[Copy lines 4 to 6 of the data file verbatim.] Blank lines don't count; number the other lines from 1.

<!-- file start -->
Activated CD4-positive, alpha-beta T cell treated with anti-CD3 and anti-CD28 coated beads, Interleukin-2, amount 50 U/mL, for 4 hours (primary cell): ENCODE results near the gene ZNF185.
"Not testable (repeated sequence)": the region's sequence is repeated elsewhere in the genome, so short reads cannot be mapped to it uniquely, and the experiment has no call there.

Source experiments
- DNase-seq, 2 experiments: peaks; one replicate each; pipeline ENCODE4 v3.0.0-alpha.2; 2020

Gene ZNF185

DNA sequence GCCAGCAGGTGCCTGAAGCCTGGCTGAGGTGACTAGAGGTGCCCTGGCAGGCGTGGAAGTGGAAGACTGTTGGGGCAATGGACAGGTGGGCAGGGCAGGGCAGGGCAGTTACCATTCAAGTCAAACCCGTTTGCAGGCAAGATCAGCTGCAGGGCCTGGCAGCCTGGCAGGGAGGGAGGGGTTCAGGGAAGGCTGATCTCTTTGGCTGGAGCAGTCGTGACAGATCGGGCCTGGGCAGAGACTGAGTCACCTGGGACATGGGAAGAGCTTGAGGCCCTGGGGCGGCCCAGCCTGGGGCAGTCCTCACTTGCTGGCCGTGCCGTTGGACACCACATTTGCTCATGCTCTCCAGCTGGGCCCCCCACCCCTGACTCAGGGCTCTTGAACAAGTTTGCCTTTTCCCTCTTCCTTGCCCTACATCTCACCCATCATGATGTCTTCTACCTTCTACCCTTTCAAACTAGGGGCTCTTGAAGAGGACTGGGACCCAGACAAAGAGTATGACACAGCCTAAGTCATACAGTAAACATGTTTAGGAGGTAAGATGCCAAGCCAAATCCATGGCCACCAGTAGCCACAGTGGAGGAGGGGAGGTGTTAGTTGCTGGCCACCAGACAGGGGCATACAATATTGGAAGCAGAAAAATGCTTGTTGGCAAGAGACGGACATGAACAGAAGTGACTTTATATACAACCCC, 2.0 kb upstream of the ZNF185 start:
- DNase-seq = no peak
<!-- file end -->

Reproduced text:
- DNase-seq, 2 experiments: peaks; one replicate each; pipeline ENCODE4 v3.0.0-alpha.2; 2020

Gene ZNF185

DNA sequence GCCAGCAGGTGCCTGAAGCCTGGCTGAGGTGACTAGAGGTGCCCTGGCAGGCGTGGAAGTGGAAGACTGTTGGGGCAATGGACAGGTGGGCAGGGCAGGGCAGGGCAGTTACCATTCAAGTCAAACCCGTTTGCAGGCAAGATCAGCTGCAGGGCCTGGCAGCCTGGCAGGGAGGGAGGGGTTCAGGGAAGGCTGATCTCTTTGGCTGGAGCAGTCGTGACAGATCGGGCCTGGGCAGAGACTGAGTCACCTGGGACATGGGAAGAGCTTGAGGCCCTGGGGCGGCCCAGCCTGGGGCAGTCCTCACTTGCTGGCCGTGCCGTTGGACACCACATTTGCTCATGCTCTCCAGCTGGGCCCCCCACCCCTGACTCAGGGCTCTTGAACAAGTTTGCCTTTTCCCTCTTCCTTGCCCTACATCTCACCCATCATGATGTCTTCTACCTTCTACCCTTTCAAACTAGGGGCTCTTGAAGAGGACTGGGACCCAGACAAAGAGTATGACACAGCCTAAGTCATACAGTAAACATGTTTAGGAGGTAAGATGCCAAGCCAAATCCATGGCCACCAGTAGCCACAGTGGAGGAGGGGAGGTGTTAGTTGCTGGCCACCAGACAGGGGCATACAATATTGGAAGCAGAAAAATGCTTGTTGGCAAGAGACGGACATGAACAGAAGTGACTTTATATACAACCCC, 2.0 kb upstream of the ZNF185 start: